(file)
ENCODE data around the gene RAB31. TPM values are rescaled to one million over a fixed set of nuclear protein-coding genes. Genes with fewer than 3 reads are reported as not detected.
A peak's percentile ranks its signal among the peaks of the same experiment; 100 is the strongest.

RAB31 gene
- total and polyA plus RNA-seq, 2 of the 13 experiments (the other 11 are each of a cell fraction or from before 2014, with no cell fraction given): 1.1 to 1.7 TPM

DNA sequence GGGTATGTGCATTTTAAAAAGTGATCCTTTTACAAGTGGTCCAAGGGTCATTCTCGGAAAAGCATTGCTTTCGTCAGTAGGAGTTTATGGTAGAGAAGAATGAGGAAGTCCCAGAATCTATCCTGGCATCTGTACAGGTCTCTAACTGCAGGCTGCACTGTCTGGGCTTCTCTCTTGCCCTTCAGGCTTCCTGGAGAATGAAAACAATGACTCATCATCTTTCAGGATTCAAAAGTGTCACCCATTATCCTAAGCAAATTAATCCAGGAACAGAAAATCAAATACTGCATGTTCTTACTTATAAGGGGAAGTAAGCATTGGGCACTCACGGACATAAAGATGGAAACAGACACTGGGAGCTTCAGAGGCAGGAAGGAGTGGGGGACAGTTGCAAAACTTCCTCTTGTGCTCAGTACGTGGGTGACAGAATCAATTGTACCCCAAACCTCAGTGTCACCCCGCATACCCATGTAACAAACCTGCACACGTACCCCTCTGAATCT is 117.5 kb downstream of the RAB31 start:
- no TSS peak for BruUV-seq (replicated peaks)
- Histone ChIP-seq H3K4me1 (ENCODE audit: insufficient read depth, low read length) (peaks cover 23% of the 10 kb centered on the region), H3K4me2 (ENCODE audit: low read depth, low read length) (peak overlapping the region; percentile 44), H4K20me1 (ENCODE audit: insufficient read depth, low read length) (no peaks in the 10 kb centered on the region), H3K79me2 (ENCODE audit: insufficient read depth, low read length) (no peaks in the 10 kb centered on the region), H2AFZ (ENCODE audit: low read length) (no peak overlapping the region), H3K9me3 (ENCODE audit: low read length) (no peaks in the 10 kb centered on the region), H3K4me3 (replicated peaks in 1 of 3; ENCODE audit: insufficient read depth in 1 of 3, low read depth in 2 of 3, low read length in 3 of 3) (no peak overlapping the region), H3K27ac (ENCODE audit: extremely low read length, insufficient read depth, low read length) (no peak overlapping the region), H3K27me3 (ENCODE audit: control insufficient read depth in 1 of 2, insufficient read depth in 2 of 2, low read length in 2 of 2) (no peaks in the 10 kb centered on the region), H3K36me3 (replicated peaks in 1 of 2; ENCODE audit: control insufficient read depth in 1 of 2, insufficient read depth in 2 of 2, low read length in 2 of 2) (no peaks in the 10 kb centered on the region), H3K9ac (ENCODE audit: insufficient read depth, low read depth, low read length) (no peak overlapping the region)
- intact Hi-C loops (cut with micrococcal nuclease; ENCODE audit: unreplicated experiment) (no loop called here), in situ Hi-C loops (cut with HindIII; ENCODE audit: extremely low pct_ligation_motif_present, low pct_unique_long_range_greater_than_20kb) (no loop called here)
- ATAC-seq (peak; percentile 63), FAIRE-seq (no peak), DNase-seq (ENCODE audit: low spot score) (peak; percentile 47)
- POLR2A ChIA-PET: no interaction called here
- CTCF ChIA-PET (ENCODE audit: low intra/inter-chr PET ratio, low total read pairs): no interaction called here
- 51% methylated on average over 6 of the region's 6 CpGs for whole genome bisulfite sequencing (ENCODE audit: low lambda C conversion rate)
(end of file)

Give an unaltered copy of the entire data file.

ENCODE data around the gene RAB31. TPM values are rescaled to one million over a fixed set of nuclear protein-coding genes. Genes with fewer than 3 reads are reported as not detected.
A peak's percentile ranks its signal among the peaks of the same experiment; 100 is the strongest.

RAB31 gene
- total and polyA plus RNA-seq, 2 of the 13 experiments (the other 11 are each of a cell fraction or from before 2014, with no cell fraction given): 1.1 to 1.7 TPM

DNA sequence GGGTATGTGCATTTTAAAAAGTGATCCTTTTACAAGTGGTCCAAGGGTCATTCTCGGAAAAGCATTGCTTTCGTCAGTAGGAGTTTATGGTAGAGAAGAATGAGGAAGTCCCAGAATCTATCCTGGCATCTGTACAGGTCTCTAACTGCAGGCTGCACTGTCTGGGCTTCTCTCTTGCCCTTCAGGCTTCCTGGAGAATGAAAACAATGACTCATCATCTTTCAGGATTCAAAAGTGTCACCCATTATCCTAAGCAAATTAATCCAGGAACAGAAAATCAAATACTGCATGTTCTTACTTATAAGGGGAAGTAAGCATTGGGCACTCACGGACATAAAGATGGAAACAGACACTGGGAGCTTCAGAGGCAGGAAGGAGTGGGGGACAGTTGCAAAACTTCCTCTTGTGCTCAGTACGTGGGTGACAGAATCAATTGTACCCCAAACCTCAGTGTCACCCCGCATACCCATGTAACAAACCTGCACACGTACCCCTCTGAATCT is 117.5 kb downstream of the RAB31 start:
- no TSS peak for BruUV-seq (replicated peaks)
- Histone ChIP-seq H3K4me1 (ENCODE audit: insufficient read depth, low read length) (peaks cover 23% of the 10 kb centered on the region), H3K4me2 (ENCODE audit: low read depth, low read length) (peak overlapping the region; percentile 44), H4K20me1 (ENCODE audit: insufficient read depth, low read length) (no peaks in the 10 kb centered on the region), H3K79me2 (ENCODE audit: insufficient read depth, low read length) (no peaks in the 10 kb centered on the region), H2AFZ (ENCODE audit: low read length) (no peak overlapping the region), H3K9me3 (ENCODE audit: low read length) (no peaks in the 10 kb centered on the region), H3K4me3 (replicated peaks in 1 of 3; ENCODE audit: insufficient read depth in 1 of 3, low read depth in 2 of 3, low read length in 3 of 3) (no peak overlapping the region), H3K27ac (ENCODE audit: extremely low read length, insufficient read depth, low read length) (no peak overlapping the region), H3K27me3 (ENCODE audit: control insufficient read depth in 1 of 2, insufficient read depth in 2 of 2, low read length in 2 of 2) (no peaks in the 10 kb centered on the region), H3K36me3 (replicated peaks in 1 of 2; ENCODE audit: control insufficient read depth in 1 of 2, insufficient read depth in 2 of 2, low read length in 2 of 2) (no peaks in the 10 kb centered on the region), H3K9ac (ENCODE audit: insufficient read depth, low read depth, low read length) (no peak overlapping the region)
- intact Hi-C loops (cut with micrococcal nuclease; ENCODE audit: unreplicated experiment) (no loop called here), in situ Hi-C loops (cut with HindIII; ENCODE audit: extremely low pct_ligation_motif_present, low pct_unique_long_range_greater_than_20kb) (no loop called here)
- ATAC-seq (peak; percentile 63), FAIRE-seq (no peak), DNase-seq (ENCODE audit: low spot score) (peak; percentile 47)
- POLR2A ChIA-PET: no interaction called here
- CTCF ChIA-PET (ENCODE audit: low intra/inter-chr PET ratio, low total read pairs): no interaction called here
- 51% methylated on average over 6 of the region's 6 CpGs for whole genome bisulfite sequencing (ENCODE audit: low lambda C conversion rate)